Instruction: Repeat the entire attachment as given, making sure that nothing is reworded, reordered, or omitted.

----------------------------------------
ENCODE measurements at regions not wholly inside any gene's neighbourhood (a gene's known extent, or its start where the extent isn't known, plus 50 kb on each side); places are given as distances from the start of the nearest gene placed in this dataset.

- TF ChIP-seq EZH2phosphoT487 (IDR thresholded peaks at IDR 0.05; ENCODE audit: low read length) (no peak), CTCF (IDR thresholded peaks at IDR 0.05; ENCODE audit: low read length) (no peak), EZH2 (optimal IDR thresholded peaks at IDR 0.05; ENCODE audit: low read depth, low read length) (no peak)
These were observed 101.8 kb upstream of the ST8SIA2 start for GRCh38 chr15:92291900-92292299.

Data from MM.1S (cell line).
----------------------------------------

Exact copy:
ENCODE measurements at regions not wholly inside any gene's neighbourhood (a gene's known extent, or its start where the extent isn't known, plus 50 kb on each side); places are given as distances from the start of the nearest gene placed in this dataset.

- TF ChIP-seq EZH2phosphoT487 (IDR thresholded peaks at IDR 0.05; ENCODE audit: low read length) (no peak), CTCF (IDR thresholded peaks at IDR 0.05; ENCODE audit: low read length) (no peak), EZH2 (optimal IDR thresholded peaks at IDR 0.05; ENCODE audit: low read depth, low read length) (no peak)
These were observed 101.8 kb upstream of the ST8SIA2 start for GRCh38 chr15:92291900-92292299.

Data from MM.1S (cell line).